Energy efficiency policies: A retrospective examination

Thumbnail Image



Journal Title

Journal ISSN

Volume Title

Repository Usage Stats


Citation Stats


We review literature on several types of energy efficiency policies: appliance standards, financial incentive programs, information and voluntary programs, and management of government energy use. For each, we provide a brief synopsis of the relevant programs, along with available existing estimates of energy savings, costs, and cost-effectiveness at a national level. The literature examining these estimates points to potential issues in determining the energy savings and costs, but recent evidence suggests that techniques for measuring both have improved. Taken together, the literature identifies up to four quads of energy savings annually from these programs - at least half of which is attributable to appliance standards and utility-based demand-side management, with possible additional energy savings from the U.S. Department of Energy's (DOE's) ENERGY STAR, Climate Challenge, and Section 1605b voluntary programs to reduce carbon dioxide (CO 2) emissions. Related reductions in CO 2 and criteria air pollutants may contribute an additional 10% to the value of energy savings above the price of energy itself. Copyright © 2006 by Annual Reviews. All rights reserved.






Published Version (Please cite this version)


Publication Info

Gillingham, K, R Newell and K Palmer (2006). Energy efficiency policies: A retrospective examination. Annual Review of Environment and Resources, 31. pp. 161–192. 10.1146/ Retrieved from

This is constructed from limited available data and may be imprecise. To cite this article, please review & use the official citation provided by the journal.



Richard G. Newell

Adjunct Professor

Dr. Richard G. Newell is the President and CEO of Resources for the Future (RFF), an independent, nonprofit research institution that improves environmental, energy, and natural resource decisions through impartial economic research and policy engagement. From 2009 to 2011, he served as the administrator of the US Energy Information Administration, the agency responsible for official US government energy statistics and analysis. Dr. Newell is an adjunct professor at Duke University, where he was previously the Gendell Professor of Energy and Environmental Economics and founding director of its Energy Initiative and Energy Data Analytics Lab. He has also served as the senior economist for energy and environment on the President's Council of Economic Advisers and was a senior fellow, and later a board member, at RFF.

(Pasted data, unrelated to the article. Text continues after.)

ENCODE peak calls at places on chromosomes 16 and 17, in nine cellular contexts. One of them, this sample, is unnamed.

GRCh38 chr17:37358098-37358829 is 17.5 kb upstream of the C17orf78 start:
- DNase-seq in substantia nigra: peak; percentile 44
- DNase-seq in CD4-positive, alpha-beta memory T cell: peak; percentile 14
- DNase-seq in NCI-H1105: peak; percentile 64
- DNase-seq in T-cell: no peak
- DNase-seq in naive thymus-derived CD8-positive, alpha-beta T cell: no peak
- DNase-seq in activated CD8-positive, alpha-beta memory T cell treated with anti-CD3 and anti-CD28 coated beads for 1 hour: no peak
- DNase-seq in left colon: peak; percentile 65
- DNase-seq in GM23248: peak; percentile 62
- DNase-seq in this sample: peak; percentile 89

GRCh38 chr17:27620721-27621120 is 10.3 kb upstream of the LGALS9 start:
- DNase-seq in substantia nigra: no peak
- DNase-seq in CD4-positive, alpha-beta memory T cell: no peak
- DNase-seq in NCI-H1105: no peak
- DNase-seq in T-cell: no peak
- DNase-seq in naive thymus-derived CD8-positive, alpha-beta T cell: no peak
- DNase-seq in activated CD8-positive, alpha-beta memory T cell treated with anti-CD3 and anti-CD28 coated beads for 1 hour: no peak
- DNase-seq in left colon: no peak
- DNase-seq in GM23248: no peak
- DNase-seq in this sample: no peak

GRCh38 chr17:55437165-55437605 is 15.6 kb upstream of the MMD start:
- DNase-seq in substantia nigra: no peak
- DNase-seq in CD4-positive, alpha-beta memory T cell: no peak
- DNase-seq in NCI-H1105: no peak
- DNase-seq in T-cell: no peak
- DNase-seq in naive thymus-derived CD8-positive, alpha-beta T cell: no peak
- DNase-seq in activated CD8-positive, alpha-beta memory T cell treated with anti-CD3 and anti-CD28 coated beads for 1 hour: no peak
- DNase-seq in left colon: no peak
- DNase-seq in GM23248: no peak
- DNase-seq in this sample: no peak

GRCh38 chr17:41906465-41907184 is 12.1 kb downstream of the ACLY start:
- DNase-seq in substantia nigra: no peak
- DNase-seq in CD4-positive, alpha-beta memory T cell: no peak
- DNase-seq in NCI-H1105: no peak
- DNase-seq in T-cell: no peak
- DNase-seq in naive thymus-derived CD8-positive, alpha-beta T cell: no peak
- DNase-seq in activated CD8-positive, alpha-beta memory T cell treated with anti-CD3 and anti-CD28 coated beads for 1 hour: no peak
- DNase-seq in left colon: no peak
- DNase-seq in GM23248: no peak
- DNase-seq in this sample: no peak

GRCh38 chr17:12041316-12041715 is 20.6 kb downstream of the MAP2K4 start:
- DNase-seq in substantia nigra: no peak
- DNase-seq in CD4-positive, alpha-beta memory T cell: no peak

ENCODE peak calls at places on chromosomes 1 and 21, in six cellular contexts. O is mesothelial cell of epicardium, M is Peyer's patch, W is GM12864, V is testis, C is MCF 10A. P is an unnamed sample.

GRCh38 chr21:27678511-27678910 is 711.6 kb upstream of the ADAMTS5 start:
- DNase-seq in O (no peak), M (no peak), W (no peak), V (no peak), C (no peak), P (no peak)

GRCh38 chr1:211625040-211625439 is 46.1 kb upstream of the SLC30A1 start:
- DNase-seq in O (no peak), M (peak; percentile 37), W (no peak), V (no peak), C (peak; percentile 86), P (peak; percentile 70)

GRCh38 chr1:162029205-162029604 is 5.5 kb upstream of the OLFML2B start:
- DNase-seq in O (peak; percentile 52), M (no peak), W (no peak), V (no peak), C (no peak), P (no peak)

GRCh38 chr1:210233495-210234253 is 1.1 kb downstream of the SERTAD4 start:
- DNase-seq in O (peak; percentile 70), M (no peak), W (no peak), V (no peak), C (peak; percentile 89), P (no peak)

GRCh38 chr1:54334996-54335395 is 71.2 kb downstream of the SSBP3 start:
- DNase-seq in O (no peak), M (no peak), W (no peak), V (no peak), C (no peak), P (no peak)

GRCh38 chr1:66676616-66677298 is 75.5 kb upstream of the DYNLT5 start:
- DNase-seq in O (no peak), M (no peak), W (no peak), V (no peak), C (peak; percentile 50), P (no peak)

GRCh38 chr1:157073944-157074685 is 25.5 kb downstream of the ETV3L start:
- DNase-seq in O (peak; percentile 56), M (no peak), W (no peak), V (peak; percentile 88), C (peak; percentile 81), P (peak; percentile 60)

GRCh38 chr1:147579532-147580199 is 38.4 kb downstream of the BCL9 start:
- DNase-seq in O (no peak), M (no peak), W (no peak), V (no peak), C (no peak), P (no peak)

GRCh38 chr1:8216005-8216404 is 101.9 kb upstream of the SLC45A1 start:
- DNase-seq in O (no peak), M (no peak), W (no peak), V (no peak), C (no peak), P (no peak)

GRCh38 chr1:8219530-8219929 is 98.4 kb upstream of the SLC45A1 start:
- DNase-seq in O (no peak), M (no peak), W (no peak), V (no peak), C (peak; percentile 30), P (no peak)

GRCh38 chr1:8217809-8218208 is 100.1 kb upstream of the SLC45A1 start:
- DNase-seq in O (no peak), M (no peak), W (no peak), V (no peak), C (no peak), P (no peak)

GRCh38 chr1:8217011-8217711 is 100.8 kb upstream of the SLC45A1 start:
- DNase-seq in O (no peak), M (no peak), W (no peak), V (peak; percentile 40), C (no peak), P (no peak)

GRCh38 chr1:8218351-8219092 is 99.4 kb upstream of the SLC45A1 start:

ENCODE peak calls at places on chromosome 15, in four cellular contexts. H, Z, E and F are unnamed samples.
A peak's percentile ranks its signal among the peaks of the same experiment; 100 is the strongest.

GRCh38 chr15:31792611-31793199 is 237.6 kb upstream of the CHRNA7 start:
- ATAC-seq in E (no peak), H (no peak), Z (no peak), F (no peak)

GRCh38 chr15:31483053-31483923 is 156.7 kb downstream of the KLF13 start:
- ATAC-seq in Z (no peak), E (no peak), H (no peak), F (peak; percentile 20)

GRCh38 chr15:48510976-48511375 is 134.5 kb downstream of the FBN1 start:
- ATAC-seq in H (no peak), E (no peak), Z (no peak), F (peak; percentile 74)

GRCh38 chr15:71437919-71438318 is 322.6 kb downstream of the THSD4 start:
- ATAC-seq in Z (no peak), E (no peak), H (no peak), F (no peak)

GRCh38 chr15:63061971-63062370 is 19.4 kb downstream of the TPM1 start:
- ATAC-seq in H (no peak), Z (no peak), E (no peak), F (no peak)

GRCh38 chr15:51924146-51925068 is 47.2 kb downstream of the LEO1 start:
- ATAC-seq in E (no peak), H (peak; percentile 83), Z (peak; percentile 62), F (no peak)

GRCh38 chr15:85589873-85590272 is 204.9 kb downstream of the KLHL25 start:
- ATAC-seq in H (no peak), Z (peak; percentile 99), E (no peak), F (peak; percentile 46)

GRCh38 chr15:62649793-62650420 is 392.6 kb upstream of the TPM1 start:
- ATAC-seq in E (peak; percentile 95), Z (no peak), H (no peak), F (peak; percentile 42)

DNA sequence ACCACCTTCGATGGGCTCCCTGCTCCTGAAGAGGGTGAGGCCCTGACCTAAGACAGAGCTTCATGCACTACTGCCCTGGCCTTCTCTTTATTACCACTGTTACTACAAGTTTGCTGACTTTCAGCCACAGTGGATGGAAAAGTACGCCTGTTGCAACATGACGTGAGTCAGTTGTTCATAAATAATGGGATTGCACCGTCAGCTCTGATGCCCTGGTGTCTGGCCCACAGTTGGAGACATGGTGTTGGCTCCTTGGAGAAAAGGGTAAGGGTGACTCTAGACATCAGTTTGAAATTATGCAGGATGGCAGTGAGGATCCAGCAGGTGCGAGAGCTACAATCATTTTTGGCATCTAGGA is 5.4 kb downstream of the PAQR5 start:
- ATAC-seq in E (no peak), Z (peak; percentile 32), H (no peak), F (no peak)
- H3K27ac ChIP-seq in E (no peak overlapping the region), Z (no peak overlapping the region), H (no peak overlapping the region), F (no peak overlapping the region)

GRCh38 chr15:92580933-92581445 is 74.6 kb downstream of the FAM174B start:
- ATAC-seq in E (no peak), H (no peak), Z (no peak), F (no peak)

Dr. Newell has published widely on the economics of markets and policies for energy and the environment, including issues surrounding global climate change, energy efficiency, and energy innovation. He is a member of the National Petroleum Council and has provided expert advice to many institutions, such as the National Academy of Sciences, the Intergovernmental Panel on Climate Change, and the International Energy Forum.

Dr. Newell holds a PhD from Harvard University, an MPA from Princeton's Woodrow Wilson School of Public and International Affairs, and a BS and BA from Rutgers University.

Specialties: Energy and environmental economics, markets, policies, and technologies.

Unless otherwise indicated, scholarly articles published by Duke faculty members are made available here with a CC-BY-NC (Creative Commons Attribution Non-Commercial) license, as enabled by the Duke Open Access Policy. If you wish to use the materials in ways not already permitted under CC-BY-NC, please consult the copyright owner. Other materials are made available here through the author’s grant of a non-exclusive license to make their work openly accessible.